watchers. Moreover, the manager initiated a meeting after the shift ended to consult how his day went. With sincere concern, she would advise him and his colleagues to put themselves in the place of the patients, and he realized that a simple effort of listening to the patients would make them feel better. In a personal note, he commended the qualities of his supervisor, tagging her as someone who has good leadership and attitude. After all the efforts extended to him, he felt relieved and appreciative of his job and he became willing to assist the patients.

On the other hand, as human composed of emotions and feelings, he once thought of resigning because of the pressure. He had thought of staying at home and establishing a business of his own where no boss could take hold of his time, but matters involving money hindered him.

The Story of Charmie

Charmie, female, married and a Nurse 2 employee, who has been serving in a private hospital for nine years (9) in a company with around ten (10) supervisors. She has served that long even up to the present because of her being friendly, punctual, dedicated, trustworthy, patient, and her ability to work under pressure. Despite her qualities, she found the job challenging due to the stressors that seemed to crush her spirit, and she noted that a private hospital has more stressful situations than that of the publicly owned one. The situations she referred to be the competitions she noticed in the workplace among the employees in their desire to get promoted, and the gossips that her colleagues enjoyed sharing especially when they did not get an approval on the work schedules they were requesting. Another event she considered to have contributed to her stress, were the phone calls that doctors made when requesting and ordering for medications. As per the respondent, sometimes, the calls from the doctors were difficult to understand and the nurse never had the guts to ask what it really was to avoid being reprimanded. Added to the agony, were the demanding patients who called her even for simple issues such as putting of the thermometer and emptying the urine catheter even if their watchers were already instructed how. All these made her thought of giving up the job to the point of almost shedding tears to release her distress. For her, it was awfully unfair to be working and not getting the reasonable salary with all the distress experienced.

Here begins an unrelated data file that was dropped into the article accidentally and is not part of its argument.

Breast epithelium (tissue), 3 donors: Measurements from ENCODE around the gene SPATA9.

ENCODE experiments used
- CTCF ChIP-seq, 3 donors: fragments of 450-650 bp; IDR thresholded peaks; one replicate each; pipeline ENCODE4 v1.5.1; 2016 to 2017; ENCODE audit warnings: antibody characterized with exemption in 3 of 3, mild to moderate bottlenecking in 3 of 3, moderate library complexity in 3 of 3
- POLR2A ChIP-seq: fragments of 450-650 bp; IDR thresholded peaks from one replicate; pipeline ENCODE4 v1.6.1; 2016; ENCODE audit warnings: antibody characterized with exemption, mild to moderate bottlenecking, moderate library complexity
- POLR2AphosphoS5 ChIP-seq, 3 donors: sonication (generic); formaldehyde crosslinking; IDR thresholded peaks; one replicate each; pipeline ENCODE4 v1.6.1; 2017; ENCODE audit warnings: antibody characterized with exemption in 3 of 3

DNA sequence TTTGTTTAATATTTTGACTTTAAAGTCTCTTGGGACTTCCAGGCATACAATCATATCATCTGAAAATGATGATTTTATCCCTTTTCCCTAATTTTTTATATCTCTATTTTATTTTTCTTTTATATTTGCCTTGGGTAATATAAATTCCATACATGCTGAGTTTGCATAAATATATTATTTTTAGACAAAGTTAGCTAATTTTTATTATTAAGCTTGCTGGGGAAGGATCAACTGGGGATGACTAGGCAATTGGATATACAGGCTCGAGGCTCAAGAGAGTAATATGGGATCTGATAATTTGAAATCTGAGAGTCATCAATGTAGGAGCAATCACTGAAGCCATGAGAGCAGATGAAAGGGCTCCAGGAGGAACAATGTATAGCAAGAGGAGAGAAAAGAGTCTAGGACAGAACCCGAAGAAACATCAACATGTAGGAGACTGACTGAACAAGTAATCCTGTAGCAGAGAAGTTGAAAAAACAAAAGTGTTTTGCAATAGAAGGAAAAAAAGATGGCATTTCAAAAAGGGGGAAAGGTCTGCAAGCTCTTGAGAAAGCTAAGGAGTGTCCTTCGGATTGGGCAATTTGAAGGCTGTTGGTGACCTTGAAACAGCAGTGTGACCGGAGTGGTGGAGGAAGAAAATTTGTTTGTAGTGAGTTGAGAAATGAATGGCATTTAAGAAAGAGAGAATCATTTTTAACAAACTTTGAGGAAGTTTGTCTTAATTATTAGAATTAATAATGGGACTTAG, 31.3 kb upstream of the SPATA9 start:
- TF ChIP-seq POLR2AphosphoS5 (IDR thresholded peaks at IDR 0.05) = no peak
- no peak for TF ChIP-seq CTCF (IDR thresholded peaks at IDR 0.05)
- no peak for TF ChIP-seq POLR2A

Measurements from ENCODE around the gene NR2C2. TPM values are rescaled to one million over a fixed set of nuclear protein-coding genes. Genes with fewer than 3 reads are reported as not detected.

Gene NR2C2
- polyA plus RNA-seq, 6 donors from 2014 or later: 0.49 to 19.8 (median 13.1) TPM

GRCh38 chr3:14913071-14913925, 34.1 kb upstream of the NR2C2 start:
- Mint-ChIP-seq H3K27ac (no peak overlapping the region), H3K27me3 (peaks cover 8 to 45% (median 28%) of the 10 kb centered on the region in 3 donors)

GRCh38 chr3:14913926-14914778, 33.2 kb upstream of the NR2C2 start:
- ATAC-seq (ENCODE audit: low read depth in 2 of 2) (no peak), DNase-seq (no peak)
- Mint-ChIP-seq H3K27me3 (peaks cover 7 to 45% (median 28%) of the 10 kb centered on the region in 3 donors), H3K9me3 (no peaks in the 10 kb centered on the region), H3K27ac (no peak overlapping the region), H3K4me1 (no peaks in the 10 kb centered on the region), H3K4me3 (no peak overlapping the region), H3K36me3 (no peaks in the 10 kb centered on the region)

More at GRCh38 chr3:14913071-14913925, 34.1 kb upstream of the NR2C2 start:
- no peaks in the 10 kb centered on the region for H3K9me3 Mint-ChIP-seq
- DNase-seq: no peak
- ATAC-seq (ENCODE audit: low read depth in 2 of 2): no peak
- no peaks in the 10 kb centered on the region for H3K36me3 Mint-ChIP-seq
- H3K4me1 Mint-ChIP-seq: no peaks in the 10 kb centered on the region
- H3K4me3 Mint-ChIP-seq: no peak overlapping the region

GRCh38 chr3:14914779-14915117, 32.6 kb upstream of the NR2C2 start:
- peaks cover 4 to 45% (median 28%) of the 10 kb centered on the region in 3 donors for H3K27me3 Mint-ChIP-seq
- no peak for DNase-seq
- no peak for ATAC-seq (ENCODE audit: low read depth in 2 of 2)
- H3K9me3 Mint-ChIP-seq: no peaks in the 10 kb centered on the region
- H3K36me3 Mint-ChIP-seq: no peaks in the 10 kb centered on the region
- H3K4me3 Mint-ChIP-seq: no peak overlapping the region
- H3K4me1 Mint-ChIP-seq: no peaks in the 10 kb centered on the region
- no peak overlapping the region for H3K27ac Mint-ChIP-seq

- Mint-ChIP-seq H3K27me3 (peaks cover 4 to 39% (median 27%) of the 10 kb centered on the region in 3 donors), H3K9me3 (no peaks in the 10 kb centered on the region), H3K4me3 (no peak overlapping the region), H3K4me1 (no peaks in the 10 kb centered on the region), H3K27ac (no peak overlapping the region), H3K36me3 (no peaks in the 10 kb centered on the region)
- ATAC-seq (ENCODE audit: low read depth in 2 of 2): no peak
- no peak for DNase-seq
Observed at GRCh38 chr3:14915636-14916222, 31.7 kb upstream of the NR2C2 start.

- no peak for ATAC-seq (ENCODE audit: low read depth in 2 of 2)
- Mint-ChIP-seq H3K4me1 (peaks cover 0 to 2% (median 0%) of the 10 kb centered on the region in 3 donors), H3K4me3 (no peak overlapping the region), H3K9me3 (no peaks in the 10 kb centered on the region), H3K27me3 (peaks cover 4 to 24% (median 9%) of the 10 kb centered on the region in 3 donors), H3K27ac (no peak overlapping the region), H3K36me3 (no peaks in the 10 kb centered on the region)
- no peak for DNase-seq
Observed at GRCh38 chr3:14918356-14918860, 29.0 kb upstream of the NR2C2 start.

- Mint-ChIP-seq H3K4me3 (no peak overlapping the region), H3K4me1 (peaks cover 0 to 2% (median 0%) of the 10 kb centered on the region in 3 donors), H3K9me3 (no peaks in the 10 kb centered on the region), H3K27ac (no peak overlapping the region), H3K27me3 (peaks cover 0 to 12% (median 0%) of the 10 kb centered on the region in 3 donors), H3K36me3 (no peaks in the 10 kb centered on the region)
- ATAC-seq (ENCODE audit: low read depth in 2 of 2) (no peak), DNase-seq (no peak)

However, she was left optionless, and was forced to embrace the situation holding on to the hope of getting promoted. She has even conceived the thought of grabbing any opportunity to work abroad. Despite the hard times, her managers also had ways to console her. She noted that some of them were sensible managers, in a way that they were easy to deal with, considerate and understanding with the requests of the nurses, and always present in the ward making sure that everything was fine. The managers were there to converse and guide the new nurses and were always willing to extend their assistance. These supports shown to her and her colleagues, made her happy for she felt accepted and heard.

The Story of Carrie

Being friendly, compassionate, responsible, and dedicated were the armors that Carrie, male and single, a Nurse 1 employee, has been using until today - his sixth year of service in a private hospital in Bohol. With all honesty, she commented that private hospital was far different from public hospital because it has lower salary, less benefits, and more stressors. She added that her workplace has demanding colleagues and supervisors, as well as the family of the patients. With the burdens experienced, he had come to the point of resigning because of the many things he disliked, including the procedures that were allowed even though they were improperly and incorrectly carried out by other nurses. Another undesirable incident were the nagging of the supervisors even if the leaves of the employees were approved and official, the absenteeism among his colleagues, and the inability of the supervisors to solve the problem in the stations. Moreover, the supervisors did not seem to care even

they knew what the problems were. They ignored the menace in the workplace and did not serve as a role model in managing the nurses.

In his own opinion, he wished that his supervisors display positive attitude towards the staff, enhance the communication skills of the nurses, show support to the staff, and try knowing what the staff really needed in the areas. The respondent was honestly disappointed with all these. However, he remained patient with the thought that he was in the hospital because of the patients. He had not thought of quitting from his duties and responsibilities.

The Story of Clark